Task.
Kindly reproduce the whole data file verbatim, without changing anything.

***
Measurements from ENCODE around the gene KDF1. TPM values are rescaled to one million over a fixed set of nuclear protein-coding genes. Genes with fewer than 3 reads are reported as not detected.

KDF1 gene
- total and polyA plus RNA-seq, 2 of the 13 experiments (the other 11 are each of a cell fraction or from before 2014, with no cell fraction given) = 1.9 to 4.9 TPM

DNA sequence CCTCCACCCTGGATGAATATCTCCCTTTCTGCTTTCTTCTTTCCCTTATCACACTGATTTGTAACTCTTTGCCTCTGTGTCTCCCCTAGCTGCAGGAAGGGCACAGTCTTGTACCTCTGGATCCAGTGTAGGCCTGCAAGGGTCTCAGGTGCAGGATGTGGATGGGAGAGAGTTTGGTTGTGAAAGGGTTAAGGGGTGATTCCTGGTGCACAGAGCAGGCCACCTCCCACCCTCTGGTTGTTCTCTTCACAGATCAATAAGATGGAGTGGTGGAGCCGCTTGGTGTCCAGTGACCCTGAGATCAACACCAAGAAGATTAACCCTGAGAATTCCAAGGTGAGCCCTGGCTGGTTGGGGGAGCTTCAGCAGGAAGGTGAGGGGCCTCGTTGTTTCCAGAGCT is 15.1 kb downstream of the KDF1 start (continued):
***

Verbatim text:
Measurements from ENCODE around the gene KDF1. TPM values are rescaled to one million over a fixed set of nuclear protein-coding genes. Genes with fewer than 3 reads are reported as not detected.

KDF1 gene
- total and polyA plus RNA-seq, 2 of the 13 experiments (the other 11 are each of a cell fraction or from before 2014, with no cell fraction given) = 1.9 to 4.9 TPM

DNA sequence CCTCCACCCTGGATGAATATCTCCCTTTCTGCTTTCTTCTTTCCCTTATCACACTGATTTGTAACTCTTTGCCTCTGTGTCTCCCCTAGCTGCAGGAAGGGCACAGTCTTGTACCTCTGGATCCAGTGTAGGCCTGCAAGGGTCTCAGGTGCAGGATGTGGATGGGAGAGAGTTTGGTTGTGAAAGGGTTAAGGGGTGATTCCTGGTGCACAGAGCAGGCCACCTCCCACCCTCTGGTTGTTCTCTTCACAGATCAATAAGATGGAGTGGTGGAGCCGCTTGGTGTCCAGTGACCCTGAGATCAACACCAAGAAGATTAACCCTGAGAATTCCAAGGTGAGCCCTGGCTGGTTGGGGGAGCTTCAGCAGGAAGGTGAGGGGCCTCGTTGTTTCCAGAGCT is 15.1 kb downstream of the KDF1 start (continued):